Moving Image Archive News -

Moving Image Archive News -

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Afterimage: The Journal of Media Art & Cultural Criticism

Vol. 37, no. 6

Asian Film Archive at Five

Patricia R. Zimmermann describes the work of the Asian Film Archive in Singapore, which opened in 2005 to collect films from Singapore and independent, non-studio produced works not archived elsewhere in Southeast Asia. She relates that the AFA has collected more than 1500 titles from Indonesia, Malaysia, the Philippines, Singapore, Vietnam, and elsewhere.

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Black Camera

Vol. 1, no. 2, Summer 2010

News from the Black Film Center Archives

Updates on BFCA in its new home at Indiana University Bloomington.

Black Camera

Vol. 1, no. 1, Winter 2009

Out of the Archive: Challenges and Opportunities for New Scholarly Access from Old Media Collections

The abundance of primary moving-image source material, coupled with technological developments, offers “the promise of transforming old media formats for use in new and exciting forms research, education, and scholarly communication,” writes David Rowntree, project manager at Henry K. Giugni Digital Archives at the University of Hawaii and president at Archival Media Consulting. With reference to the Film & Media Archive at Washington University, where he previously worked, and which emphasize the African American political and social experience, he outlines the roles that archives can play in creating new kinds of scholarship.

Cinema Journal

Vol. 49, no. 1, Fall 2009

Undesirable Bodies and Desirable Labor: Documenting the Globalization and Digitization of Transnational American Dreams in Indian Call Centers

By considering films that portray Indian call centers, Dale Hudson, a visiting assistant professor of film studies at Amherst College, analyzes the way documentary films may shore up or disrupt notions of the “American dream.”

Cinema Journal

Vol. 49, no. 3, Spring 2010

The Archive and Academia

Haden Guest, direcor of the Harvard Film Archive, describes the last decade’s emergence of motion-picture archiving as a professional and academic field. It has seen, he says, the emergence of specialized degree programs in the United States that have not only graduated motion-picture-archive professionals, but has also galvanized interest in the career of film archiving. So much so, he says, that graduate students now consider MIA a “cool” profession. Happily, he adds, most applicants have undergraduate degrees in film studies and an interest in media history, along with a desire to do something practical with those. But he reminds readers that MIA graduate programs are not the only way into the profession: Another, for students interested in film programming, archive direction, and collection development and management, is “the dedicated, patient work of a doctoral candidate – and specifically the development, research, and writing of a dissertation” in a related field.

Cinema Journal

Vol. 49, no. 3, Spring 2010

Challenges and Opportunities for Mid-Career Administration

E. Ann Kaplan, distinguished professor of English and comparative literary and cultural studies at Stony Brook University, writes that more academics in media-related fields would do well to take on the responsibilities of administrative positions, whether to help maintain a department or to “build something that is not already in place.” While often hesitant to tackle such roles, academics often find that they can find senior colleagues willing to teach the ropes, and the roles offers such benefits as gaining influence with deans and provosts.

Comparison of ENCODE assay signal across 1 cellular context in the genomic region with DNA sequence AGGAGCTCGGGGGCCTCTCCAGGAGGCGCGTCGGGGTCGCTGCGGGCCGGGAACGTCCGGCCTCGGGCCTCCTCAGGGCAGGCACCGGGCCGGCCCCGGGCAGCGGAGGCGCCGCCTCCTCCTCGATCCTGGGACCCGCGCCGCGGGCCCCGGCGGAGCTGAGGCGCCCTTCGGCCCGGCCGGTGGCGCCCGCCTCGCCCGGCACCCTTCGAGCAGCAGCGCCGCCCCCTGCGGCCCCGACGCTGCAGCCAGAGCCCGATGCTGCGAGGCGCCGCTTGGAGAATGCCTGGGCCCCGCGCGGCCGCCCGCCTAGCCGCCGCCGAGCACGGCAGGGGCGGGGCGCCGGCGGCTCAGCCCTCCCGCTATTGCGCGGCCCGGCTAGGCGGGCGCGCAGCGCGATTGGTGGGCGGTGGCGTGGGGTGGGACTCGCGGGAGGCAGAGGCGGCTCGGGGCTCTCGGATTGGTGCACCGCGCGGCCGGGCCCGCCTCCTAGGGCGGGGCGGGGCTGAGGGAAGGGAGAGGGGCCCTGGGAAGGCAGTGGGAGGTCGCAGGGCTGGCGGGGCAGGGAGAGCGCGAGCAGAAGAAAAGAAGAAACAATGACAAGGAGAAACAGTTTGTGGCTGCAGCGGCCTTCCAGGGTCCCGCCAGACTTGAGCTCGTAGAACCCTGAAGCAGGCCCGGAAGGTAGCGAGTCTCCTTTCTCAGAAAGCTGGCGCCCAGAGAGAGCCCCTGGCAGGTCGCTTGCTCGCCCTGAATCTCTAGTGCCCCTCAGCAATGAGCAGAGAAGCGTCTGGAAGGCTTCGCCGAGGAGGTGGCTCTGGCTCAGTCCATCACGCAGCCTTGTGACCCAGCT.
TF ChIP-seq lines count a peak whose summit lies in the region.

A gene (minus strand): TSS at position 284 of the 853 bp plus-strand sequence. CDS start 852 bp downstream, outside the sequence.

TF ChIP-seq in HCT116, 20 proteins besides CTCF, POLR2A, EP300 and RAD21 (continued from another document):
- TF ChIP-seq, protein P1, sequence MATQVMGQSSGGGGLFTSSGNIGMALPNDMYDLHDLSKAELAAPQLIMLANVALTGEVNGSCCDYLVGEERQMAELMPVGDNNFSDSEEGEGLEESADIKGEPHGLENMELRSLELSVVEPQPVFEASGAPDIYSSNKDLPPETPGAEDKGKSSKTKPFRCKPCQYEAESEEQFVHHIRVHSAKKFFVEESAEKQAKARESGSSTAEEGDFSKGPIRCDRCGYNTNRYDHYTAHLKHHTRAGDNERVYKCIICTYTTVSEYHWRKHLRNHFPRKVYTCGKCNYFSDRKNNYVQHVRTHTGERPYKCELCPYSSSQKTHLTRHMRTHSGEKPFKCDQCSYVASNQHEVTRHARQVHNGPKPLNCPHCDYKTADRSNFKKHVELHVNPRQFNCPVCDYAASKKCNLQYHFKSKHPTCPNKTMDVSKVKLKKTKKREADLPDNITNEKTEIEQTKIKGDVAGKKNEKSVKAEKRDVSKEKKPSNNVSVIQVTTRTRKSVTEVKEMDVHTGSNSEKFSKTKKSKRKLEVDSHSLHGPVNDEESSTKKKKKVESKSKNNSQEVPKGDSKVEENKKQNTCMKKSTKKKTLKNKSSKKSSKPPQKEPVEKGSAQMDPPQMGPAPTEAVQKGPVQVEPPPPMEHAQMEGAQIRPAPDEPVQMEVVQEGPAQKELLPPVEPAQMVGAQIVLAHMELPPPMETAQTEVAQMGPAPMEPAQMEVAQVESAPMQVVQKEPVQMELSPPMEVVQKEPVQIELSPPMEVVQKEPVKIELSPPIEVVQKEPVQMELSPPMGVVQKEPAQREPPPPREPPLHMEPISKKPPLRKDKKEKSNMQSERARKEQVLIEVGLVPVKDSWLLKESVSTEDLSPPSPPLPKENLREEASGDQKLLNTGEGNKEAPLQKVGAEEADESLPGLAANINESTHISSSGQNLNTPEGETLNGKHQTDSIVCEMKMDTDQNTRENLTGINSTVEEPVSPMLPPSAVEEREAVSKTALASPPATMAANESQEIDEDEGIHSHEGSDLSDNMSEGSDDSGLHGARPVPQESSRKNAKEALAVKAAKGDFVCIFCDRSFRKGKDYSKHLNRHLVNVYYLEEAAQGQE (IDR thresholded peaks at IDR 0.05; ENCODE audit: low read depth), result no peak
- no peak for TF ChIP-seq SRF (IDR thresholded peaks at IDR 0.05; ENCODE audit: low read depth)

Cinema Journal

Vol. 49, no. 3, Spring 2010

Feminist Commitment and Feminized Service: Nonprofits and Journals

Patricia White, a professor of film and media studies at Swarthmore College, advocates for a sort of ad hoc professional development that she has pursued alongside her academic career: participation in independent feminist and LGBTQ media distribution and exhibition through nonprofit-organization board membership. That kind of work, she writes, “has been crucial to my pedagogy and scholarship, and I try to invest whatever cultural capital I’ve accrued as an academic back into the organizations that have sustained me. Many questions that press on us in the humanities—new technologies and distribution systems, digital rights, arts funding, globalization—affect media arts organizations in interlocking ways, and the structures particular to each institution can support the other.”

Cinema Journal

Vol. 49, no. 3, Spring 2010

DVD Supplements: A Commentary on Commentaries

Giorgio Bertellini, director of graduate studies in screen arts & cultures at the University of Michigan, and Jacqueline Reich, associate professor of Italian and comparative literature at Stonybrook University, describe the popularization of DVD editions with audio and print supplements since Criterion Collection introduced them in 1984 for a niche market of laser-disc buyers. The supplemented editions, they note, are geared to varying levels of cinephilic and commercial consumption, with added directors’ cuts, deleted scenes, making-of documentaries, exclusive or vintage interviews with filmmakers and celebrated critics, video essays, professional biographies, photographic essays, and specially written essays (modeled after record-industry liner notes).